Chancellor of the Exchequer Jeremy Hunt has announced funding worth £100m for charities in his spring budget.
He said he had made the decision after hearing representations from charities minister Stuart Andrew “about the brilliant work third sector organisations are doing to help people struggling in tough times”.
“They can often reach people in need that central or local government cannot so I will give his department £100m to support thousands of local charities and community organisations to do their fantastic work.”
Spring budget documents released specify that this funding “will be targeted towards those organisations most at risk, due to increased demand from vulnerable groups and higher delivery costs, as well as providing investment in energy efficiency measures to reduce future operating costs”.
Hunt also pledged a further £10m over the next two years to charities involved in suicide prevention.
Earlier this year a campaign was launched by charities with MoneySavingExpert.com founder Martin Lewis to rethink the energy price guarantee rise. Hunt said that the guarantee will remain at its current rate of £2,500 until July rather than the planned hike to £3,000 in April.
The NCVO said that Hunt’s announcements shows that “the government is recognising the vital role played by our voluntary sector and civil society”.
Here's an update on where we stand after 30 mins of the chancellor's #Budget2023 statement. We need to see detail but it's clear from the announcement of support that government is recognising vital role played by our #voluntarysector and #civilsociety - more analysis to follow pic.twitter.com/4ffWTs5vB3— NCVO (@NCVO) March 15, 2023
The sector body’s policy and public affairs manager Chris Walker said Hunt’s announcement is a “welcome shift” in how the Treasury has “taken on board the role charities are playing and the challenges they’re facing”.
Meanwhile ACEVO chief executive Jane Ide welcomed Hunt’s acknowledgement of the work of charities and is recognition of “the unique role our sector plays in supporting individuals and communities”.
She also welcomed Hunt’s mention of specific measures the charity sector had called for, including tackling the mental health pressures faced by people amid the cost-of-living crisis. She also welcomed another announcement made by Hunt, of ensuring that bills of households on pre-payment meters are in line with those paying by direct debit.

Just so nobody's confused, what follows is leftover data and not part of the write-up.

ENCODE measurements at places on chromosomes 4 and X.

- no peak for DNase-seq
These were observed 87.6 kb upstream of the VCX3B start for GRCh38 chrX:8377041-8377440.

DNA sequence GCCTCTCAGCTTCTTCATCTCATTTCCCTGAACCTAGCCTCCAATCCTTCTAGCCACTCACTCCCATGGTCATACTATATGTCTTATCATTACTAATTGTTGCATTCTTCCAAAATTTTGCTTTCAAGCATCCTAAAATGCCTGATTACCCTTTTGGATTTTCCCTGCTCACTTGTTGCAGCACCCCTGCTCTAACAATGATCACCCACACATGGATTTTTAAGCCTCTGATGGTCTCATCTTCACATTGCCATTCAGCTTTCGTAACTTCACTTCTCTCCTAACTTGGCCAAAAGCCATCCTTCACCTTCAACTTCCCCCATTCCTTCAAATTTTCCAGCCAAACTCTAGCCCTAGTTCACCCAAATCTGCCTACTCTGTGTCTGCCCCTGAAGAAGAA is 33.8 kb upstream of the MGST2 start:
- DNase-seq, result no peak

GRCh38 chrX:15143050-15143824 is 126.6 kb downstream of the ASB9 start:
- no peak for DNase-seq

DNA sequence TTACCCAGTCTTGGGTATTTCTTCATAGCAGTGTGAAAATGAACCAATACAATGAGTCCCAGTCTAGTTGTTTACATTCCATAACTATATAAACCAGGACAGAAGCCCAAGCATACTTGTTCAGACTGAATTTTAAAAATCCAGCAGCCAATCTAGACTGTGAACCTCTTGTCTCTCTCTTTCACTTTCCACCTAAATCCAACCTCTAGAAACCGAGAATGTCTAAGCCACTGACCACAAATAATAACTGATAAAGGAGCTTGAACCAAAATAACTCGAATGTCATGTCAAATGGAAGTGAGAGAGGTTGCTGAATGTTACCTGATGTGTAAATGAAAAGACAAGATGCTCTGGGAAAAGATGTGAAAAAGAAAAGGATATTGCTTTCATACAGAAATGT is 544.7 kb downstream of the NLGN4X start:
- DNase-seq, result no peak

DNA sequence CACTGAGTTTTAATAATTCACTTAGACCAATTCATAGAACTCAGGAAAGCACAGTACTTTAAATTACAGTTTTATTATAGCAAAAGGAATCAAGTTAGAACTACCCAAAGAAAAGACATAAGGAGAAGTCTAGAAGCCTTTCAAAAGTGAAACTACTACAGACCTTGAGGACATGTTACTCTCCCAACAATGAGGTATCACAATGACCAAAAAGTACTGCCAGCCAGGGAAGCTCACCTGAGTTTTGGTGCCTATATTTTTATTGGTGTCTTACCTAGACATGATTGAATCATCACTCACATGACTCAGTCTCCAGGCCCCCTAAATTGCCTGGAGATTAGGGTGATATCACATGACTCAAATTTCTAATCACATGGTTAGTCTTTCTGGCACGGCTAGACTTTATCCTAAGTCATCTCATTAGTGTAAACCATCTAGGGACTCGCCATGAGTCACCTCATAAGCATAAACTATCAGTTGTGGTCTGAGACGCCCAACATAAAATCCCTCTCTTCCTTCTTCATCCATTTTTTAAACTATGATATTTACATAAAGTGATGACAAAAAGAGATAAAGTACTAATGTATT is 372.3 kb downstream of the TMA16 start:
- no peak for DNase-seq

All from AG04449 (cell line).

“I think our sector can be very proud that it has been heard, been acknowledged and continues to have impact politically in ways that perhaps we have not seen for several years,” said Ide.
Incredibly welcome to hear the Chancellor acknowledge the "brilliant work of charities" and recognise the unique role our sector plays in supporting individuals and communities - and even more so to see his response to some of the key things that our sector has asked for.— JaneIdeCEO (she/her) (@JaneIdeCEO) March 15, 2023
Chief Executive of Charities Aid Foundation chief executive Neil Heslop added: “Charities around the country continue to face rising costs, higher demand for their help and falling donations, so this recognition of their work is a step in the right direction.
"We look forward to hearing more about how this extra money will be targeted to those most in need.”
Other measures announced include more than £60m for public swimming pool providers to help with immediate cost pressures and to make facilities more energy efficient.
Hunt is also to extend the higher rates of tax relief for museums, galleries, theatres and orchestras for two years.
Budget 'ignores young people'
However, youth homelessness charity Centrepoint has raised concern that Hunt’s budget “ignores young people”.
The charity says it is “deeply disappointing” there has been no pledge to increase housing support and is “angered” by tougher sanctions on those on benefits to find work, which has also been announced by Hunt.
It said: “Sanctions have never been effective in helping people find jobs.”
Hunt’s budget also unveiled plans to increasing funding for free childcare places to cover one and two year olds and increase the allocation of free hours to three and four year olds.
But early years charity Early Years Alliance said that additional funding announced for the sector “is highly unlikely to match what’s needed to put providers on a steady footing”.
Its chief executive Neil Leitch said: “We know from bitter experience that expansions of so-called 'free childcare' without adequate investment are a recipe from utter disaster – and given that many providers rely on fees from younger children to make up for current funding shortfalls, the impact on the sector if the government gets this wrong cannot be underestimated.”
Food Foundation executive director Anna Taylor said that extra support for childcare is “the right decision” but is concerned that food poverty charities’ call for the government to extend the threshold for free school meals “is falling on deaf ears”.
“There remains a big gap in the support provided by Government to protect school-age children from the consequences of hunger and poor diet. This means 800,000 children living in poverty continue to miss out on Free School Meals," she said.
“Child food poverty has doubled in the last year – yet calls for government to extend the threshold for Free School Meals is falling on deaf ears.
“Free School Meals are one of the few existing policy levers available to us that directly and exclusively target vulnerable children.”